Depths of six to 10 kilometers generally correspond to pressures of about 1.5 kilobars on the shallow side and 2.5 kilobars on deep side. The models showed that at pressures less than 1.5 kilobars, water trapped within the magma forms bubbles readily, leading to violent volcanic explosions that blast more magma out of a chamber than can be replaced. These chambers quickly cease to exist. At pressures more than 2.5 kilobars, warm temperatures deep inside the Earth make the rocks surrounding the magma chamber soft and pliable, which enables the chamber to grow comfortably without erupting to the surface. These systems cool and solidify over time without ever erupting.

“Between 1.5 and 2.5, the systems are happy,” Huber said. “They can erupt, recharge and keep going.”

The key to the models, Huber said, is that they capture the dynamics of both the host crust and of the magma in the chamber itself. The ability of deep magma chamber to grow without erupting was fairly well understood, but the limit that water vapor exerts on shallow magma chambers hadn’t been appreciated.

“There hadn’t been a good explanation for why this habitable zone should end at 1.5 kilobars,” Huber said. “We show that the behavior of the gas is really important. It simply causes more mass to erupt out than can be recharged.”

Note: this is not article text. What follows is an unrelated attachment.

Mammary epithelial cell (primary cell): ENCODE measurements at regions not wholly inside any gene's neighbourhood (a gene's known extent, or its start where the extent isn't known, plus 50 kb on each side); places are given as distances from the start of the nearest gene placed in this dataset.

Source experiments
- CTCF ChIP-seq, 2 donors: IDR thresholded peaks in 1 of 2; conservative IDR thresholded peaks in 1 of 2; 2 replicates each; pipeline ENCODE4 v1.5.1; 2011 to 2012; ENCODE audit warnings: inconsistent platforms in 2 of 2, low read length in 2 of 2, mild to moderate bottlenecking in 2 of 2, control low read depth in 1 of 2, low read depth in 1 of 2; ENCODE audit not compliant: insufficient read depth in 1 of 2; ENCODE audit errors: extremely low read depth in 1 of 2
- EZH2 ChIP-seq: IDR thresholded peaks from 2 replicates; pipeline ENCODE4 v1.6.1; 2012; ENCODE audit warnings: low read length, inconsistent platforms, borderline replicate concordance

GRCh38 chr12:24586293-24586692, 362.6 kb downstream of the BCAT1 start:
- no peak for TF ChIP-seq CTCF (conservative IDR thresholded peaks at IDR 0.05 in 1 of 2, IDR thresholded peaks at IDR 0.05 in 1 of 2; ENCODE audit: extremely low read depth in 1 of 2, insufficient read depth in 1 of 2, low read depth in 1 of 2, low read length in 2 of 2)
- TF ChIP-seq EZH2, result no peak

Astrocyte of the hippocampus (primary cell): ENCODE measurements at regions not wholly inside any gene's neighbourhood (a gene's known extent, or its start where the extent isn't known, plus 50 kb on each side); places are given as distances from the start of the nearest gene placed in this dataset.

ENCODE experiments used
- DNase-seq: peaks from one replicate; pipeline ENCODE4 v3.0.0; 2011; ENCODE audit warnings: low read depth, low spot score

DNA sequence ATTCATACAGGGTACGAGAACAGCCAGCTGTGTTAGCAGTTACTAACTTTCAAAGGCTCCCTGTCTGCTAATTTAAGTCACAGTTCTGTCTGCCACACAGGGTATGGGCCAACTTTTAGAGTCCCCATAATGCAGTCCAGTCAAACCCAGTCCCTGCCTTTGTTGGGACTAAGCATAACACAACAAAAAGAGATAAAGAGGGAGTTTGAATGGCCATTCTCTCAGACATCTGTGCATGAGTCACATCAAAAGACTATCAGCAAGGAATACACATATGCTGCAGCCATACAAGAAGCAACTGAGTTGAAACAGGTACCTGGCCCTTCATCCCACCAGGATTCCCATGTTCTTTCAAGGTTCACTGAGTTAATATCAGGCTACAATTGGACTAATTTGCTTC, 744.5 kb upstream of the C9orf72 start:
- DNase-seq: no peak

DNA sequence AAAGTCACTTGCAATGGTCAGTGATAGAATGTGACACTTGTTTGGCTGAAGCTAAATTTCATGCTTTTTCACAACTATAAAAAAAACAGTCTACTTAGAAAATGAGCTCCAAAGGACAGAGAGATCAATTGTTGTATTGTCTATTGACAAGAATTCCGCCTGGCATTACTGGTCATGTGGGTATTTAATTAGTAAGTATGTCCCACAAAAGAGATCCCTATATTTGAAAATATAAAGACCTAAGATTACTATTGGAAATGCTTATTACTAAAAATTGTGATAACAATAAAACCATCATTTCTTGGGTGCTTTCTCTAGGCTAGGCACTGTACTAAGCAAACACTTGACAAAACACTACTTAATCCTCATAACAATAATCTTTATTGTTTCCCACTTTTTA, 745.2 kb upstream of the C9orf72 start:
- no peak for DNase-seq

Huber says the findings will be helpful in understanding the global magma budget.

“The ratio of magma that stays in the crust versus how much is erupted to the surface is a huge question,” Huber said. “Magma supplies CO2 and other gases to the atmosphere, which influences the climate. So having a guide to understand what comes out and what stays in is important.”

Coauthors on the paper Meredith Townsend, WimDegruyter and Olivier Bachmann. The work was supported by the National Science Foundation (NSF-EAR 1760004) and the Swiss National Fund (200021_178928).

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With its talented and motivated student body and accomplished faculty, Brown is a leading research university that maintains a particular commitment to exceptional undergraduate instruction.

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From Rice University: “The ‘universal break-up criterion’ of hot, flowing lava”

Rice U bloc

From Rice University

August 30, 2019
Jade Boyd

Tool lets scientists examine changing behavior of low-viscosity lava.

Thomas Jones is a Rice Academy Postdoctoral Fellow in Rice University’s Department of Earth, Environmental and Planetary Sciences. (Photo courtesy of T. Jones)